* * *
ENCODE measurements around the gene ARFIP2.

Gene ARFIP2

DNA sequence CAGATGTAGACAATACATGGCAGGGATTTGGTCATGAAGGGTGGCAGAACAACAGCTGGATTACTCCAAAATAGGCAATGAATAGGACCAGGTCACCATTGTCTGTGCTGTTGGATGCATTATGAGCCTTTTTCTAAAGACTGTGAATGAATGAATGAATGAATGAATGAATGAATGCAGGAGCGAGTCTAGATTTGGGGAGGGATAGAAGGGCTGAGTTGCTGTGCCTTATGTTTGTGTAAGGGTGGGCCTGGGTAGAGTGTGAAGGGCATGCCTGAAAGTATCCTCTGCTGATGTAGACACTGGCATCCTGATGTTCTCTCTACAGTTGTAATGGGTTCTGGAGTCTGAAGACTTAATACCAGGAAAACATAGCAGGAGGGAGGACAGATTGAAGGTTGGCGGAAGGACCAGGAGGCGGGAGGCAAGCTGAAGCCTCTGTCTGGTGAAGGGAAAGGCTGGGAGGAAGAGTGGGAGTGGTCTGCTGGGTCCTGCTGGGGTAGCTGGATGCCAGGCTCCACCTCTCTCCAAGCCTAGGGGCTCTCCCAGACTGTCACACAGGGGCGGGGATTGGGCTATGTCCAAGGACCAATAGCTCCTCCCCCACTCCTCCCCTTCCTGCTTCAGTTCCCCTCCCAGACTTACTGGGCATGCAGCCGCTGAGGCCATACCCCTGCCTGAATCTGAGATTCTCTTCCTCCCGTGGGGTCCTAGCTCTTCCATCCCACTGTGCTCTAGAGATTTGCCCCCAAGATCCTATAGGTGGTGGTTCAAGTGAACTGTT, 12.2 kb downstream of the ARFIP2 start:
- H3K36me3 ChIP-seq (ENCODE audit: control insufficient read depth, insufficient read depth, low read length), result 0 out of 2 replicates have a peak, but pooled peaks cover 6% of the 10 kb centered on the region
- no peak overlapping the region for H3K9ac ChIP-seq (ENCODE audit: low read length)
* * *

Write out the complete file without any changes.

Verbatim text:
ENCODE measurements around the gene ARFIP2.

Gene ARFIP2

DNA sequence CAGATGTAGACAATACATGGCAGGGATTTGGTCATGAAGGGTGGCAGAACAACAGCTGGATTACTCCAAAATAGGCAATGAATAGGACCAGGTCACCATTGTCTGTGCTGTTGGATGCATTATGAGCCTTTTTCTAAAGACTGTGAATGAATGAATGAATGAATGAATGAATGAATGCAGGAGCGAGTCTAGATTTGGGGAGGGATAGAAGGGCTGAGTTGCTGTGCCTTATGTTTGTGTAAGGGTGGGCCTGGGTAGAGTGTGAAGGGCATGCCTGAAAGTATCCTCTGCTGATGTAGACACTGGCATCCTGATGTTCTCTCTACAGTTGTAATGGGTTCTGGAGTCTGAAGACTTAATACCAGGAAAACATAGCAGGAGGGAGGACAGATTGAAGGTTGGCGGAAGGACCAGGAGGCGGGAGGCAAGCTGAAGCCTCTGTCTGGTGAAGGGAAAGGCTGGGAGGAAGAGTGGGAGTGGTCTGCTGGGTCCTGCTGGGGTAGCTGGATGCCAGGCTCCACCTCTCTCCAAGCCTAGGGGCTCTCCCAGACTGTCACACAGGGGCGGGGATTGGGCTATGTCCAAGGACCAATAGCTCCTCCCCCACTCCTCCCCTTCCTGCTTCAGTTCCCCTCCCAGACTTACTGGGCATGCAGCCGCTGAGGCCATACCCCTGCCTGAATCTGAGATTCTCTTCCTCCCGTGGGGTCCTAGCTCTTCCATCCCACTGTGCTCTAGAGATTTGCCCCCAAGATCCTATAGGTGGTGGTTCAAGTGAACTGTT, 12.2 kb downstream of the ARFIP2 start:
- H3K36me3 ChIP-seq (ENCODE audit: control insufficient read depth, insufficient read depth, low read length), result 0 out of 2 replicates have a peak, but pooled peaks cover 6% of the 10 kb centered on the region
- no peak overlapping the region for H3K9ac ChIP-seq (ENCODE audit: low read length)